It has long been my desire to see moose in the wild. These gangly, majestic vegetarians carry a mystique that has captivated the imagination of people across many states and nations. I have listened to news reports citing the sighting of these large ungulates in my own town or those close by, and have always been miffed to have missed them.
The only moose I saw up close was in a zoo nearAcadiaNational Park. I insisted that we go visit the zoo where they were boasting being a host to one. Indeed we did catch the “moose talk” at2 pmone afternoon, but were then literally chased off the premises when they discovered that we had tossed an apple core into some tall grass. They feared that we were trying to poison the animals (even though there was not a cage nearby) and bagged the core once we retrieved it, to send off to be tested. The owner screamed and cursed at us, took down our license plate number, and had someone else escort us to our car!
Although we had technically seen a moose, not only was it in a very controlled (and controlling) environment, it was also associated with being treated like a criminal. Our daughters (ages 6 and 10 at the time) were in tears, and the younger one refused to go to a zoo for years.
Thus, my yearnings for moose continued, even heightened. My family provided a variety of moosey items (wall mounted moose bottle opener, moose necklace, moose pj’s), but last Christmas my husband decided to really address the situation, and he presented me with a coupon for a guided moose safari.
We booked the tour in Maineafter a few days on MonheganIslandcelebrating our 25th wedding anniversary. We drove three hours further north to Baxter State Park (Moosehead Lake for God’s sake!) and were ready at 5:45 am to be fitted for life jackets so we could paddle around a lake quietly in search of these giant hoofed animals. Timing had it that moose hunting had opened the day before, and he cautioned us that the morning before they had come upon one that had just been shot.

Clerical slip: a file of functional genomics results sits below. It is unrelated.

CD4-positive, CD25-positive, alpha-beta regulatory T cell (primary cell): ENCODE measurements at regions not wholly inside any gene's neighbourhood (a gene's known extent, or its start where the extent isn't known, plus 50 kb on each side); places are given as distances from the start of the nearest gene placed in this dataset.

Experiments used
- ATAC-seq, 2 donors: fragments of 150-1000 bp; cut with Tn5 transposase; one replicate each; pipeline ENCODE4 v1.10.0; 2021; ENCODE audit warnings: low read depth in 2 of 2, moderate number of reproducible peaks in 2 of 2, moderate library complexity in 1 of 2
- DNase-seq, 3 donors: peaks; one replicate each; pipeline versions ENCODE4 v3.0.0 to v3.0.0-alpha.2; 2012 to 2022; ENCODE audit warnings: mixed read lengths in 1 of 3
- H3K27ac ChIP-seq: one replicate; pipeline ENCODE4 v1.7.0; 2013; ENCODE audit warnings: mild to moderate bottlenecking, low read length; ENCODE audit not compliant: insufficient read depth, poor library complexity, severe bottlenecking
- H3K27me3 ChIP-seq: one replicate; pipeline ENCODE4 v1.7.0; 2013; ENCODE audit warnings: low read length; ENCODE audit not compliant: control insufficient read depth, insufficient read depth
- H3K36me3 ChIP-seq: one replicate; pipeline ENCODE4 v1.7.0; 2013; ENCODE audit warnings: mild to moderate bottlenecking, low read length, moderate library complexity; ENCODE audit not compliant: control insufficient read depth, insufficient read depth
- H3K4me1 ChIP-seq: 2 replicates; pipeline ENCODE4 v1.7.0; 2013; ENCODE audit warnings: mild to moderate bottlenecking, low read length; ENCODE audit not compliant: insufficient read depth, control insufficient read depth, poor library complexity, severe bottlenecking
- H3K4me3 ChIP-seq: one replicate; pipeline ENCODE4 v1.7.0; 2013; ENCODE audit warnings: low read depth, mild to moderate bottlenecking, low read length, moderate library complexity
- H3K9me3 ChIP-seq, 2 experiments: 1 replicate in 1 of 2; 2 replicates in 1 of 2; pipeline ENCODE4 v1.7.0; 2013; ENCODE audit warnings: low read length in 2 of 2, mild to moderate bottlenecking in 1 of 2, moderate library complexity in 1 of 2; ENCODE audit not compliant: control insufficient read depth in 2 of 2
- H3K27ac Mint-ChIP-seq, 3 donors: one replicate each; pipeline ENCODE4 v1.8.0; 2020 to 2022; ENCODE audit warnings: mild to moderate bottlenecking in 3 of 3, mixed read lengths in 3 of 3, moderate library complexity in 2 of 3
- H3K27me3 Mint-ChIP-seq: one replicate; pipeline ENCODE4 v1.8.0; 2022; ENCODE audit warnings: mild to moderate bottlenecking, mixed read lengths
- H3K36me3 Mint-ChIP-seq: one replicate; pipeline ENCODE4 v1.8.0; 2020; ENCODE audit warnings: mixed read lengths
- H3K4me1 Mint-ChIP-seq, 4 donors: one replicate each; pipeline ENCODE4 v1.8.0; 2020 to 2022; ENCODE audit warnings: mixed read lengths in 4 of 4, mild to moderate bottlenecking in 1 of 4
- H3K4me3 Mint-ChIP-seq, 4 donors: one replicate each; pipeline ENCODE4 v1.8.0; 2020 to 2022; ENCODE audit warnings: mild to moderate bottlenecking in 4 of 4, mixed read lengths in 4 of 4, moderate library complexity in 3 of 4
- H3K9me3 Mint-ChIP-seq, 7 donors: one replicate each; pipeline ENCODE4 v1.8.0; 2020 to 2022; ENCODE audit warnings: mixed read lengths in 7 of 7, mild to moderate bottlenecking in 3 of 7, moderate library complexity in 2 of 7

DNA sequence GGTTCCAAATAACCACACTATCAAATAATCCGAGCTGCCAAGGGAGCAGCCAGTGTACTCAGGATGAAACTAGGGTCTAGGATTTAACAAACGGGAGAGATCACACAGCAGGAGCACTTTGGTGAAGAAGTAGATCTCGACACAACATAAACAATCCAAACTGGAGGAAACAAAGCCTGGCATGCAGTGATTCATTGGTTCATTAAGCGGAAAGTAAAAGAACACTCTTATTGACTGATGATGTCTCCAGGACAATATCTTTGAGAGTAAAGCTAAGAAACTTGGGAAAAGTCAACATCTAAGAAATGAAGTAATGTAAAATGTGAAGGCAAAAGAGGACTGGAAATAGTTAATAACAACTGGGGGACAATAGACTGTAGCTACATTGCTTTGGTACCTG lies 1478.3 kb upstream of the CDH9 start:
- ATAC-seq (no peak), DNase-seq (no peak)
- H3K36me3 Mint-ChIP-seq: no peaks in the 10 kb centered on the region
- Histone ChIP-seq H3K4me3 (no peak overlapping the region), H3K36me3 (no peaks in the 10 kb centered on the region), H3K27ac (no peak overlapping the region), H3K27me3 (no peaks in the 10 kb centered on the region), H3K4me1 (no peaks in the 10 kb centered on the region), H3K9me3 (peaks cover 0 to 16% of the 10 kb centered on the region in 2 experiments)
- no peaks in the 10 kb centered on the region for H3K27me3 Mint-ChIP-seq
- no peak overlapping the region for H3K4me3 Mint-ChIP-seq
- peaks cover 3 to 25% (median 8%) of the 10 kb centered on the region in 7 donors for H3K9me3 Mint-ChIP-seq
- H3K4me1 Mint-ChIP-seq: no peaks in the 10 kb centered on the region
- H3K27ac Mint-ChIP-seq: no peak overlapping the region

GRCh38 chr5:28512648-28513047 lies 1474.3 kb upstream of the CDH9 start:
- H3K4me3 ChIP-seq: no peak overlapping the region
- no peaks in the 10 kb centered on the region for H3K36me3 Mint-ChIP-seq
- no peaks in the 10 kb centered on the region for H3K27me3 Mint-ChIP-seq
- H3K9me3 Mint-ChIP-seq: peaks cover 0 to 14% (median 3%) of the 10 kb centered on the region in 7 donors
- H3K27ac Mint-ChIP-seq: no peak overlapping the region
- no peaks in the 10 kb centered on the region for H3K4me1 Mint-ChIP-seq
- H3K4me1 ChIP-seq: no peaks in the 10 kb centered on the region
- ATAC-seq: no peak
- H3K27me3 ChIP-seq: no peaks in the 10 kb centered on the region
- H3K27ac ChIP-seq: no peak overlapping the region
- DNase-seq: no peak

He must have heard my sharp intake of breath because he said, “it’s OK, it was educational.” Hm, one way of looking at it. “Last evening we saw three, though,” he reassured us.
We climbed into the van with a group of people fromTexasandColoradowho were having a reunion. Our guide clearly knew his way around the woods and took us to a beautiful pond where we saw a beaver, and an amazing complex dam. We also saw deer en route, and grouse. The morning ended mooseless despite his efforts and continuing education. We had had a lovely paddle, and set off further north to an Appalachian Mountain Club lodge for our last night. A hike upThirdMountainrevealed a bald eagle, and an enormous waddly porcupine, but again, pas de moose, not even a pamplemousse. “I refuse to give up hope until we’re out of the state,” I declared, stubborn til the end.
My husband sighed; I know he was disappointed for me. The truth was that we had had a spectacular few days outdoors, which always puts me in good fettle. We would clearly need to book another trip back to the area.
On our way out we passed many signs that declared “Attention Moose” (although I’m fairly certain they don’t read) or “Caution, High Rate of Moose Crashes.” I was pretty certain that they were there to mock people like us who don’t see them, or to create the illusion that these creatures actually exist as a way to boost tourism. We even stopped to take a photo of the sign with me point to it looking, I admit, a tiny bit cynical.
I was at the wheel, and as we continued down the road, not 100 yards later I spotted them in a small marsh next to the road. A doe, baby and a young buck with a small rack. “There they are!” I shouted and pulled over. I sat transfixed. As soon as the passenger door swung open they trotted off before I could even get a good shot of them.
But they will remain etched in my imagination, standing tranquilly in the water, munching companionably on vegetation. I had bagged my first moose, and I went home happy.
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